Sifting Through the Sword & Sandal Artistic Fuzz That Was ‘Immortals’ (2011)


How Tarsem Singh’s audacious attempt at sword & sandal action stands out today.

The success of 300 opened the door for a small revival of Sword & Sandal flicks. In 2011, director Tarsem Singh grabbed the opportunity to create his take on Greek mythology. Known for his visually striking style, Immortals was his first action film. His collaboration with rising star Henry Cavill and actor legend Mickey Rourke stands out as a unique entry to the genre, so let’s have a look!

King Hyperion (Mickey Rourke) and his army devastate the land in search of the legendary Epirus bow. Warrior Theseus (Henry Cavill) sees his mother killed during a raid by Hyperion’s army on their village. He is captured, and his path crosses with that of the oracle Phaedra. Their journey to save the remaining free Greek people from Hyperion leads them towards the ultimate battle between the gods and their sworn enemies, the titans.

Your gods will no longer mock me. I will release the titans!

Greek mythology has a been a rich source for action-packed adventures, bestowing decades of great films upon us. Just like Clash of the Titans the year before, Immortals grabs the myth of Theseus and builds its own tale with no ambition to stay even remotely close to the original stories.

And Singh provides some otherworldly visuals for this trip into the realm of mythology. Stunning image compositions make every frame look like a painting, often enchanting and sometimes terrifying. Epic shots of giant armies and rugged landscapes alternate with small, stage-like sets, that feel like a throwback to the Ray Harryhausen classics of old. Hyperion and his army sport monstrous outfits which are contrasted by the lavish fashion sense of the gods. Despite this artistic extravaganza, all scenes looks consistent and nothing really feels out of place or ridiculous.

Decapitations, Castrations and Eviscerations!

The cast delivers convincing performances, even though there are not given overly demanding roles. The male actors also impress physically with oiled bodies that are shaped like Greek statues. Cavill showed that he has the talent, charisma and looks to become the formidable action hero he is now.  But Mickey Rourke steals the show from everyone despite only mumbling and grumbling when opening his mouth. His Hyperion has an incredible presence, a sadistic and jaded king, who doesn’t even take real pleasure in torture anymore, and only yearns for one last, but eternal victory.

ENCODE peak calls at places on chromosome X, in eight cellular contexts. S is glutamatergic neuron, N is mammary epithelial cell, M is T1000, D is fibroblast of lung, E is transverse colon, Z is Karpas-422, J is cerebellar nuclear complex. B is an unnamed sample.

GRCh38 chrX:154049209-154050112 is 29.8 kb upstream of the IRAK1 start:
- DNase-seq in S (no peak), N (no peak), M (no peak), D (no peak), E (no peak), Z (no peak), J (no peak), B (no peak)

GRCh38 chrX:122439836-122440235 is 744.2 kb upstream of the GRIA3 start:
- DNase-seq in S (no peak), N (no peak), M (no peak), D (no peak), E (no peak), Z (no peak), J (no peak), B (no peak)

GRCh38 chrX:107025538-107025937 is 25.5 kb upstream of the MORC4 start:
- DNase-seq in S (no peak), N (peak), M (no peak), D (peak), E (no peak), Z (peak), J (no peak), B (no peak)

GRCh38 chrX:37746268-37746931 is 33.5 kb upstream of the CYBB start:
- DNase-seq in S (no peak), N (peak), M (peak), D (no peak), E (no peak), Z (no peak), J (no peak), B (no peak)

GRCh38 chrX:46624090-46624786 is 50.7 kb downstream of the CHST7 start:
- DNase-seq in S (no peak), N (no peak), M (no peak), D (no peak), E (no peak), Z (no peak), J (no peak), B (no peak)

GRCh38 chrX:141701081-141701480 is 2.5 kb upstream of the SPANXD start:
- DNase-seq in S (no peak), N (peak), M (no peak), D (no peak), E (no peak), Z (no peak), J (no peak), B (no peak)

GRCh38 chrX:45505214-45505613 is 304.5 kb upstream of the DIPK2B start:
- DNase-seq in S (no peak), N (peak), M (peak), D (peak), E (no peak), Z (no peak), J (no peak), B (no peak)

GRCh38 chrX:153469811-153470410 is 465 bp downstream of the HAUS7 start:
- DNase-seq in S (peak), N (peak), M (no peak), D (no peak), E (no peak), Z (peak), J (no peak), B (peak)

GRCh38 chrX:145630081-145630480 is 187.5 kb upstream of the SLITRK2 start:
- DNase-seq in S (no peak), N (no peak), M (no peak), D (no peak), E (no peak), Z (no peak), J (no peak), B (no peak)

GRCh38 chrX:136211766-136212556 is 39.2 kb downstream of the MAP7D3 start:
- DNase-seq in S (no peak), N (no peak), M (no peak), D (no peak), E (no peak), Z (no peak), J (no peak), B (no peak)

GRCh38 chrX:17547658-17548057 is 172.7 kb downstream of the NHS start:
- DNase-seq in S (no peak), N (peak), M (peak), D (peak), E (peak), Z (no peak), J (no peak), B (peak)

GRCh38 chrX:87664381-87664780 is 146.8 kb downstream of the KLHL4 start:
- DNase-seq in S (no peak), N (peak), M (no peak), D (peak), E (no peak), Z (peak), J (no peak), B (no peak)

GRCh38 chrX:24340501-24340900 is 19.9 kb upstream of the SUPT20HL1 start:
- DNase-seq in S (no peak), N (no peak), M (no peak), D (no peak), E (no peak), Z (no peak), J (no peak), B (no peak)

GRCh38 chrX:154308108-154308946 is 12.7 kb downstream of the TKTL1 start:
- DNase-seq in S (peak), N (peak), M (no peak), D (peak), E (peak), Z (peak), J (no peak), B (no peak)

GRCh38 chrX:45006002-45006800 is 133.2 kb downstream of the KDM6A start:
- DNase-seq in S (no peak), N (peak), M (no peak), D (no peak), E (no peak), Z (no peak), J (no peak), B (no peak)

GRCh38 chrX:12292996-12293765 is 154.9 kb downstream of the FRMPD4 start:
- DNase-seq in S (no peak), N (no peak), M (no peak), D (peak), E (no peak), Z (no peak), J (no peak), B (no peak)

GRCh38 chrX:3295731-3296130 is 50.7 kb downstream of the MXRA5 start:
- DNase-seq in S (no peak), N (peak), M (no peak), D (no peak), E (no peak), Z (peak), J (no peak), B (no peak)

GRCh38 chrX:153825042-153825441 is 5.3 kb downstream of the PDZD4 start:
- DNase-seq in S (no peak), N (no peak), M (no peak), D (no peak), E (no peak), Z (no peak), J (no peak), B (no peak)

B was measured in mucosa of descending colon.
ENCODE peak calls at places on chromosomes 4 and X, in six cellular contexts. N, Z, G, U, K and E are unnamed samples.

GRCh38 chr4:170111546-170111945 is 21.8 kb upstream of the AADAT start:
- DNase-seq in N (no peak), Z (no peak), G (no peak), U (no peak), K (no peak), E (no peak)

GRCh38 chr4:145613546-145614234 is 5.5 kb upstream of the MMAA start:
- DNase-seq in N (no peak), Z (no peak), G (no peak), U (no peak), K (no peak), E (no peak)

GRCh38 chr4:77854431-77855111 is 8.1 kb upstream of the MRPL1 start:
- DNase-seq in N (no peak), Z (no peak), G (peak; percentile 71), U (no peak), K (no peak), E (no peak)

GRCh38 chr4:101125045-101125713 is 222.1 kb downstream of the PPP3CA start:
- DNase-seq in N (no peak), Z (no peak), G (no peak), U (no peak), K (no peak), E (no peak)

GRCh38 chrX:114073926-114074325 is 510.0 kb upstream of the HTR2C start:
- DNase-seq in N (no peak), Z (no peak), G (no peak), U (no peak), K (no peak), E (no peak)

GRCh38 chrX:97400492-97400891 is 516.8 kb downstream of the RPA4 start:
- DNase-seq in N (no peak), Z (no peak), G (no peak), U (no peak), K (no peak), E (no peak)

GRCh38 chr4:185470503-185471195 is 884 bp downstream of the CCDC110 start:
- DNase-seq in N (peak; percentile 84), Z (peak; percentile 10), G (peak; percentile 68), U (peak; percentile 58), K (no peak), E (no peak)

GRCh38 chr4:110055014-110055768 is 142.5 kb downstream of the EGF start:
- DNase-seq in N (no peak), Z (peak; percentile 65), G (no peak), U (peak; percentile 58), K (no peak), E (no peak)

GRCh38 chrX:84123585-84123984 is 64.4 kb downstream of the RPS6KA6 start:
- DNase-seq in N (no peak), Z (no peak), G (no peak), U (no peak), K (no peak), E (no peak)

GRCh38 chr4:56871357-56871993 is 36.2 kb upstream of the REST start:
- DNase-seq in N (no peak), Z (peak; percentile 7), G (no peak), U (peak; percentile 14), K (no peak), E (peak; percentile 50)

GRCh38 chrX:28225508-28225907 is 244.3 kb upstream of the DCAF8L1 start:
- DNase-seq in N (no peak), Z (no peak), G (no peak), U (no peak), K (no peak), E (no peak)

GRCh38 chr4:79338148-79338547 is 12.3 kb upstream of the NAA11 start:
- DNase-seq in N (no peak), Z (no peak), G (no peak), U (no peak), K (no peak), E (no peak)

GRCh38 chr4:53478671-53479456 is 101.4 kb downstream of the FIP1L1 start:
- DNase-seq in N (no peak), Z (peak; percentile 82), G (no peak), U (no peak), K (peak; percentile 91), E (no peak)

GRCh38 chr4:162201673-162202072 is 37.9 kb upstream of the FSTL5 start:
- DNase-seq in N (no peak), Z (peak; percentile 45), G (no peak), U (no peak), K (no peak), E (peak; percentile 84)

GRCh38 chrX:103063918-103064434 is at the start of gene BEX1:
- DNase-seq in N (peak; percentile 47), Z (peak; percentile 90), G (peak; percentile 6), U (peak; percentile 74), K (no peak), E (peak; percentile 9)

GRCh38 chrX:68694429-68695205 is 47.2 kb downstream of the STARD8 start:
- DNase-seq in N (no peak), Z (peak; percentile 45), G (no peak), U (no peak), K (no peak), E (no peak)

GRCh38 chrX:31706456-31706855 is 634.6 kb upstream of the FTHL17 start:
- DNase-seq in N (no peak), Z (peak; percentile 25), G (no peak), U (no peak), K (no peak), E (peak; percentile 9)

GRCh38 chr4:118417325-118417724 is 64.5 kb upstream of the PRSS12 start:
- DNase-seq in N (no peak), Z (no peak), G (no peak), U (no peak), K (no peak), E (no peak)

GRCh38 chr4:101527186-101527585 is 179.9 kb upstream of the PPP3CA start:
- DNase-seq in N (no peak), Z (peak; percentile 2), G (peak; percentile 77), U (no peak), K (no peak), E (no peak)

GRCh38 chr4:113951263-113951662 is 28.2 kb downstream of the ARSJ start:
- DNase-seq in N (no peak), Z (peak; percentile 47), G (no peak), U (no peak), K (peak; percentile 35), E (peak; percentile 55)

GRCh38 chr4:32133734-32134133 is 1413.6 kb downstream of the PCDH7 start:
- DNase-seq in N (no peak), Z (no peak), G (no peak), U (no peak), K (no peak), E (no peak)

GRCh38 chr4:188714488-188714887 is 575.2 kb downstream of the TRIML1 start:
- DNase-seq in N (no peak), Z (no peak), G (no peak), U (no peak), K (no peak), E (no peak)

Despite its elaborate visuals, the film never pretends to be more than a straight forward action adventure; heroes are heroes, and villains are villains. And what Singh creates in the action department hits incredibly hard. The fights are full of gut-wrenching brutality with decapitations, castrations and eviscerations galore. Many scenes are shown in slow motion so that we don’t miss any details of this excess of blood and gore.

No God will ever come to your aid. You are alone!

The gods and titans are merciless superheroes, and their battle is a perfect climax to the film. The intensity Singh puts on screen tops everything in the genre, and we witness a grotesque choreography of blood fountains and shredded bodies. The film excels at delivering its action sequences with great clarity, and is also one of the rare instances of a modern genre film where CGI are well integrated into the action, and do not feel flat and sterile.

Immortal’s combination of ornate visuals with high-octane action is something you don’t see everyday. Even if you do not buy into all the artistic fuzz, the movie never fails to be an exciting ride. Despite being a financial success, Hollywood hasn’t been ready for more action extravaganza from Singh since then, but let’s be grateful he created this truly special Sword & Sandal experience!